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Bannock Bread Recipe (Bread On A Stick)

How to make bannock bread

The simplicity of the doughy deliciousness of a fresh loaf of bread is a total luxury when it comes to camping. The mere whiff of hot baked goods is guaranteed to lift the spirits of even the weariest of wanderers. So whether you are out in the wild for weeks or on a last minute over-nighter, have a go at ‘baking’ some Bannock bread on your campfire to add a little variation and comfort to your usual camping meal.

What is bannock bread?

Bannock is a type flat of bread made from grain that is baked or cooked over or in a fire. The Scotts, who also refer to is as a ‘scone’, originally made the bread out of barley or oats, but modern bannock often contains baking soda or other raising agents, giving it a lighter more airy texture.

There is an Australian version of bannock called damper bread that was traditionally prepared by drovers and travellers who were out in the bush for months at a time. It has basically the same ingredients as bannock bread, but is cooked in the ashes of the campfire rather than on a hot stone in the fire.

Bannock bread cooking on a fire on the beach


A quick and easy way to enjoy cooking bread on the campfire is to wrap the dough around a stick and slowly cook over the heat. This a great way to get the kids to help out with dinner too – they’ll love it! To get started you will need:

Fire: make sure you feed the fire well and wait for the flames to die down. Once you have a bed of super hot embers, similar to a BBQ or grill, then you’re good to go. If there are too many flames, the bread will burn and not cook through, so be patient!

Sticks: find some long, thin and preferably green sticks from a live tree. Strip the leaves and bark off, and whittle down the ends to create a nice pointy skewer.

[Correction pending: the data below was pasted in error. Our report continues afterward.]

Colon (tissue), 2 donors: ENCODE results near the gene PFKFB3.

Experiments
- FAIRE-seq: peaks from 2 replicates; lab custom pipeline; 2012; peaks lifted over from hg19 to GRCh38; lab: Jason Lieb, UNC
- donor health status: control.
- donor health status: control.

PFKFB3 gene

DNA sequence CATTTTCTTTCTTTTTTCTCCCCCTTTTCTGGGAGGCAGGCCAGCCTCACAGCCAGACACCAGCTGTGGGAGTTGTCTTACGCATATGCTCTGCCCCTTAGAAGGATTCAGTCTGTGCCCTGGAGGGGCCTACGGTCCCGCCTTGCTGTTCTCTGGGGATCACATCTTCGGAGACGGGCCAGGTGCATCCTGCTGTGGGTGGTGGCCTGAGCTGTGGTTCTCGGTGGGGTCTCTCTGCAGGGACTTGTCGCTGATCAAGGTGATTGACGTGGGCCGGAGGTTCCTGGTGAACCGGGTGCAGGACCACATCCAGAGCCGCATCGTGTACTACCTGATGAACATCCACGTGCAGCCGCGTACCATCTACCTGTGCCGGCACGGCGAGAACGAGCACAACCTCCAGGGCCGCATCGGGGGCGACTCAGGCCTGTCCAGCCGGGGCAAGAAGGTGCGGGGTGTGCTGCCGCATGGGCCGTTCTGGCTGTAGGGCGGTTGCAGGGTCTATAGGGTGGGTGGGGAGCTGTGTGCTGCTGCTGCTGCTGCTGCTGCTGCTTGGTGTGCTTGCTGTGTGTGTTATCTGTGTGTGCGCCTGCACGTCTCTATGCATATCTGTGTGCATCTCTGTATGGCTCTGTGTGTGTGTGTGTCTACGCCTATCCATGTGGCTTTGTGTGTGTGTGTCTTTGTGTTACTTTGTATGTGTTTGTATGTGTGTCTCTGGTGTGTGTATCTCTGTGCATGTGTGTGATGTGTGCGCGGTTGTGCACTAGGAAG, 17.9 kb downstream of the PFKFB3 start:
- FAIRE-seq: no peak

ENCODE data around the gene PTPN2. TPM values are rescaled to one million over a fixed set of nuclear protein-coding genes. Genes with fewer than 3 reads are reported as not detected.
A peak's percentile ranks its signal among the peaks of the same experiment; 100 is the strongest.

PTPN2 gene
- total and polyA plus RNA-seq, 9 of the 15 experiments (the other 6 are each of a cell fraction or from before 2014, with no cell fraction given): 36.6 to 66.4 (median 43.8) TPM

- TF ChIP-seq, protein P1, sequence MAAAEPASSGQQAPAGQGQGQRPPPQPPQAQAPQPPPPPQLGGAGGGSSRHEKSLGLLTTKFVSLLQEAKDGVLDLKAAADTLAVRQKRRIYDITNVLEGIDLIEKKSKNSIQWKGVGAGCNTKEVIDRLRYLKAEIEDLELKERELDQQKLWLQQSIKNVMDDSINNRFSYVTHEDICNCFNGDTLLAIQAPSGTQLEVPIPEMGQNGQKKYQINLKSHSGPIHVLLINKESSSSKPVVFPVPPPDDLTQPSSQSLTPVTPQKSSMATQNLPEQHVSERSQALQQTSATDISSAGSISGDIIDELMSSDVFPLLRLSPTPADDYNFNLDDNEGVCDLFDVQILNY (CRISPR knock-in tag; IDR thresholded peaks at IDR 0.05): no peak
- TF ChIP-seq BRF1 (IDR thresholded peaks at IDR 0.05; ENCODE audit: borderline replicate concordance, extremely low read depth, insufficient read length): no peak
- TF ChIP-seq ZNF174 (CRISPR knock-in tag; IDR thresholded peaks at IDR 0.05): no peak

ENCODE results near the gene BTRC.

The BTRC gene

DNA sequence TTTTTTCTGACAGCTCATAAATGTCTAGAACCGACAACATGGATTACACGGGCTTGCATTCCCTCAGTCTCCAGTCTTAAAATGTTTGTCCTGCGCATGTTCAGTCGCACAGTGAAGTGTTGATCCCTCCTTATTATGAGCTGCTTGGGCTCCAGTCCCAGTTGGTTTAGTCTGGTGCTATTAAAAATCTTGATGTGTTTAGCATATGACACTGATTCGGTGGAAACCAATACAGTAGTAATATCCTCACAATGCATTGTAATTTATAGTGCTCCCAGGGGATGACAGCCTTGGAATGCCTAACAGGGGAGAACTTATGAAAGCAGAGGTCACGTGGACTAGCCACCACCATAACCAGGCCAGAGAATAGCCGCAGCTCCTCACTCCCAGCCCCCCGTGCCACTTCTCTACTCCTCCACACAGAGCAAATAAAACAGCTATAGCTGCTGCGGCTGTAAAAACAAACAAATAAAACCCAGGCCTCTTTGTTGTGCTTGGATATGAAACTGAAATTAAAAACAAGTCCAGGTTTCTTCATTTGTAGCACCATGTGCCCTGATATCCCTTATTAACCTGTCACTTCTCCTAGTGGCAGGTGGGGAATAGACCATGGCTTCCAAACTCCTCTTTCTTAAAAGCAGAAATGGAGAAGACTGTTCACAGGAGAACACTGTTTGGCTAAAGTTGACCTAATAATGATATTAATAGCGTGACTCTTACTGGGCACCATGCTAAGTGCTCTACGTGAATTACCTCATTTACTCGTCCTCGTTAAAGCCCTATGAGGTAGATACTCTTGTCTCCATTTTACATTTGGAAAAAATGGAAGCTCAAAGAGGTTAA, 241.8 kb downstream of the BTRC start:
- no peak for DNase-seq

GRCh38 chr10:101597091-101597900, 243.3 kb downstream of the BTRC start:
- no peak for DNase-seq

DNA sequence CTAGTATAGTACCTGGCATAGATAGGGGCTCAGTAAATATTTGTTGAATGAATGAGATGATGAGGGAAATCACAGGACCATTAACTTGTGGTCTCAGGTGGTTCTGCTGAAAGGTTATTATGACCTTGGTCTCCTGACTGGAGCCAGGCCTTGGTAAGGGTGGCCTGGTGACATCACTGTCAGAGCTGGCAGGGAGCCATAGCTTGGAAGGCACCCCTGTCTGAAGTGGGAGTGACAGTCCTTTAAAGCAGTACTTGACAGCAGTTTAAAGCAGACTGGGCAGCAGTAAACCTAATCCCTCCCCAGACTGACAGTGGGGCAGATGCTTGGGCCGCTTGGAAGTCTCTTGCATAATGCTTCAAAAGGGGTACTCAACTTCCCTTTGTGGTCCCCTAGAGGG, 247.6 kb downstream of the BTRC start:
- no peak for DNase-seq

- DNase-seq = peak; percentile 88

Bannock bread recipe

Pre-weigh the ingredients at home to make this basic bannock bread recipe easy to whip up at camp.


  • 3 cups self-raising flour
  • 1 tsp salt (optional)
  • 2 – 3 Tbsp oil or butter
  • 1 cup warm water


  1. Put everything but the water in a bowl and mix with your fingers until crumbly.
  2. Slowly add water and mix until the dough feels soft. It may seem like you don’t have enough water, but keep working the dough and be rough with it until it holds together in one big smooth lump.
  3. Take a small handful of the dough and roll into a thin sausage. If you go too thick it won’t cook through but you can play around with this.
  4. Gently wrap the dough around the end of a your whittled stick.
  5. Hold the bread over the hot embers of the fire until it is golden all over. You will need to rotate to ensure it is cooked evenly.
Cooked bannock bread on a beach blanket

There are loads of ways to vary your bread and get a little experimental. Here are some that we have tried and loved:

Campfire cream tea

Turn it into a sweet scone by adding some sugar and raisins to the mix and serving with jam and clotted cream (and a hot flask of your finest Earl Grey of course!)

Energy fire bomb

Mix dried fruit, seeds and chopped nuts into the dough for the perfect way to replenish your energy stores after a long day out and about.

Savoury sausage starter

Skewer a cooked cocktail sausage onto the end of your stick and wrap the dough around the sausage for the perfect campfire appetiser.

Bannock bread on a stick on a napkin

Bannock bread making tips

Cooking stand

Setting up a stand to support the bannock bread sticks means you can get on and prepare the rest of your meal. Just don’t forget to turn them every now and then to prevent burning.

Expedition bread

Before your next hiking expedition mix up a bag of the dry ingredients (flour and butter). Then just add water and mix up the dough to give an instant boost to team morale that will keep you in favour for days!

About the author


Joey is based in Cornwall, UK, and runs Cool of the Wild. She can’t get enough of being outdoors – whether that’s lounging around the campfire cooking up a feast, hitting the trail in her running shoes, or attempting to conquer the waves on her surfboard – she lives for it. Camping is what she loves to do the most, but has also spent many hours clinging to the side of a rock face, cycling about the place, cruising the ski-slopes on her snowboard, and hiking small mountains and big hills.

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